As the walk meanders through the city centre and down to the docks, we become increasingly involved in the tales of Edith's and her best friend Dolly's lives, and separation through migration. We encounter ships, waiting rooms, concert halls, a music box, a lost locket, lost gardens, a drowned synagogue and a forgotten brother.
There’s a profound sadness that emerges from tracing vanished lives in a contemporary landscape. But there is also a humour as secrets are revealed and interpretations of the missing facts are offered. Most of the people who join us for the tour are of our parents generation, or older, and the readings we include about memory and forgetting seem to resonate strongly for them. We end the tour at the docks, looking out at the murky Humber and the wide open sky. I pour everyone a shot of vodka, and as we raise our glasses to ‘all those who have passed’ Katy reads us a quote from Sebald:
‘Memory, he added in a postscript, often strikes me as a kind of dumbness. It makes one's head heavy and a giddy, as if one were not looking back down the receding perspectives of time but rather down on the earth from a great height, from one of those towers whose tops are lost to view in the clouds.’ The Emigrants, W G Sebald.
Though I have missed you so very much was part of Humber Mouth: the Hull Literature festival
# 46 [12 July 2010]
“Memory, like the mind and time, is unimaginable without physical dimensions; to imagine it as a physical place is to make it into a landscape in which its contents are located, and what has location can be approached. That is to say, if memory is imagined as a real space...then the act of remembering is imagined as a real act…”
We have installed our exhibition at Artlink in Hull, a gallery on Princes’ Avenue, in an area of town that still has remnants of Edwardian finery. Walking up the avenues with their spacious houses and ornate fountains in the middle of the road allows us to imagine the Hull where Great-grandmother Edith spent her youth, a wealthy town with a busy harbour, through which many migrants passed en route to America and South Africa. In other parts of town it is harder to see Hull’s past: it was one of the most severely bomb-damaged cities in the second world war, has lost a lot of its traditional industry, and has suffered a lot of redevelopment, including innumerable concrete shopping centres and car parks.
Travelling up to the north-east over the past few months, peering behind the concrete, we find clues about our ancestors. There’s a fantastic history centre where we look at maps of Hull from the 19th century, and see the plans of a long-disappeared Botanic Gardens. We find the 1901 census that record the Pearlman’s lives in Hull. We visit the neglected Jewish cemetery where Great-great-great-grandfather Filaratoff is buried. And using Edith’s post-card collection, we find what remains of the places that have entered out imaginations through the faded photos and looped handwriting of messages written over 100 years ago.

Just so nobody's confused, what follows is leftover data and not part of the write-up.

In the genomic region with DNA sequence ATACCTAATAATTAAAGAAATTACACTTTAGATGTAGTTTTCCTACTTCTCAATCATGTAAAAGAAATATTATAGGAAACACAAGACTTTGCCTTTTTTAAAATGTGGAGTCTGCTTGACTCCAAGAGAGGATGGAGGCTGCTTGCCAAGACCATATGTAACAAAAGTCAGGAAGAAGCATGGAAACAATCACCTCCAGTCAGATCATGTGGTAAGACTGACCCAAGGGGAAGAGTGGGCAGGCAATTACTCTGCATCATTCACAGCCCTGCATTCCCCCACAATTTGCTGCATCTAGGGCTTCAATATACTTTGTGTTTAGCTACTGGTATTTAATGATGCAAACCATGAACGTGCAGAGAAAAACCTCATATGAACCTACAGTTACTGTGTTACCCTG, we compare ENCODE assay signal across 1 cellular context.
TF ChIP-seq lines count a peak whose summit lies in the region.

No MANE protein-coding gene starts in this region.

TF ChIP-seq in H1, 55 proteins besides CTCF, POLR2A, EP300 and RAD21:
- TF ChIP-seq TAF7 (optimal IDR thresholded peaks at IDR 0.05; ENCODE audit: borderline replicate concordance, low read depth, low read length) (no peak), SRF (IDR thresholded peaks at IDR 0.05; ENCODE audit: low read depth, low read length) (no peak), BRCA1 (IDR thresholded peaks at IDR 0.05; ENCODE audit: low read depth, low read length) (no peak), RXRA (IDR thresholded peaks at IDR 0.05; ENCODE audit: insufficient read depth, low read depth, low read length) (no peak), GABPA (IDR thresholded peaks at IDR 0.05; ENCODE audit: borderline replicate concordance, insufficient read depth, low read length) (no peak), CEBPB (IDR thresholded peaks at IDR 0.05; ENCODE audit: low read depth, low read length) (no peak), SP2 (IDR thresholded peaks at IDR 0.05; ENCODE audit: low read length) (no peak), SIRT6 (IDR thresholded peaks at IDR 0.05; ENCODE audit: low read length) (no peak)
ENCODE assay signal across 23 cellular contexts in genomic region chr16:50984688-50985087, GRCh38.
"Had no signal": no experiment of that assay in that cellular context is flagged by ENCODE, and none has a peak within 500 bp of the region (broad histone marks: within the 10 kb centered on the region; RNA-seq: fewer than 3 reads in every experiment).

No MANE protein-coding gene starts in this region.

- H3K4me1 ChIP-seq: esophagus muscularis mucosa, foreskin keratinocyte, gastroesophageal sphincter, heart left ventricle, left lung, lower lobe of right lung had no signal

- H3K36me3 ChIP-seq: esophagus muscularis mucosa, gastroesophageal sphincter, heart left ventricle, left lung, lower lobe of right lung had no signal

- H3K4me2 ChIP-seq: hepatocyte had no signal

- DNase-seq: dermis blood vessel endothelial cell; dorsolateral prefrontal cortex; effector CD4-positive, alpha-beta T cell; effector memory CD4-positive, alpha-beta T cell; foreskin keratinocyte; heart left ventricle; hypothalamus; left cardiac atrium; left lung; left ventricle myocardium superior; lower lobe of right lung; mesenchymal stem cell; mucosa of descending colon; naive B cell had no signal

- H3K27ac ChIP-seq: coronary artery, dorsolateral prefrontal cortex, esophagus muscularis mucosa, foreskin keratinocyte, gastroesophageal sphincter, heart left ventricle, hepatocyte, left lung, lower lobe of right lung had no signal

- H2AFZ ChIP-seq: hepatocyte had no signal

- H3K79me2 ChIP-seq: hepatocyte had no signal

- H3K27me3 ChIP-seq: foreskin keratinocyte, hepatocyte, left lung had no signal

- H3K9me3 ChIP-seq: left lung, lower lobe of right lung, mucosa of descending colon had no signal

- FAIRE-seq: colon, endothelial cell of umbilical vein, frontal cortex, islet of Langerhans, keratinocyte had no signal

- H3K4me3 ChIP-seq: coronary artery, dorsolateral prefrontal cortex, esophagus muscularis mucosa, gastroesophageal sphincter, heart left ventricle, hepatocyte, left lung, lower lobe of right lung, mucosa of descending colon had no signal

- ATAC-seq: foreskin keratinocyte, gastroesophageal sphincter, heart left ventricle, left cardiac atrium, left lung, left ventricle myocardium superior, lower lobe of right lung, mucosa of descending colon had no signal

At Artlink we show some of the work we created in Cape Town, reconfigured for this environment. We have also produced new work, drawing on Edith’s life and local histories. Adaptation is a travelling plant case, based on the Wardian case used by Victorian plant collectors to transport rare finds to a new environment. The case contains four South African plants, whose names combine to make a ‘living letter’. Floriography, the Victorian ‘language of flowers’ designated particular meaning to specific flowers, to create coded messages of love and longing.
Ghost writing is an installation that develops an idea that we explored in South Africa: the physical act of writing by hand and the traces left by the letters and postcards of a generation of migrants. Farewell Concert refers to Edith’s skill as a concert pianist, and the concert she gave before leaving Hull for South Africa. We often select certain pieces of music to act as markers for moments in our life, or as requiems for a particular time or a person who is no longer with us.
Much of the work in this show can be transformed back into luggage, ready for a continued journey. We project the film Offere in a suitcase, a small mobile cinema that can be folded down and carried away in a few minutes. More than a century ago our family unpacked their bags in Hull and made it their home. Then after just one generation they packed up again and left. We return, looking for a place to touch, a place to locate memory.
 Rebecca Solnit, Wanderlust- A History of Walking
# 45 [15 April 2010]
Salting the Earth
So our time in Cape Town draws to an end, and we start to pack up our belongings, take down our studio, say our goodbyes. It doesn't feel like we are leaving never to return, although we both know that coming back would be different. I see this text in the Malmesbury Museum:
“May your gates be open always.
Day and night.
May they never be closed.”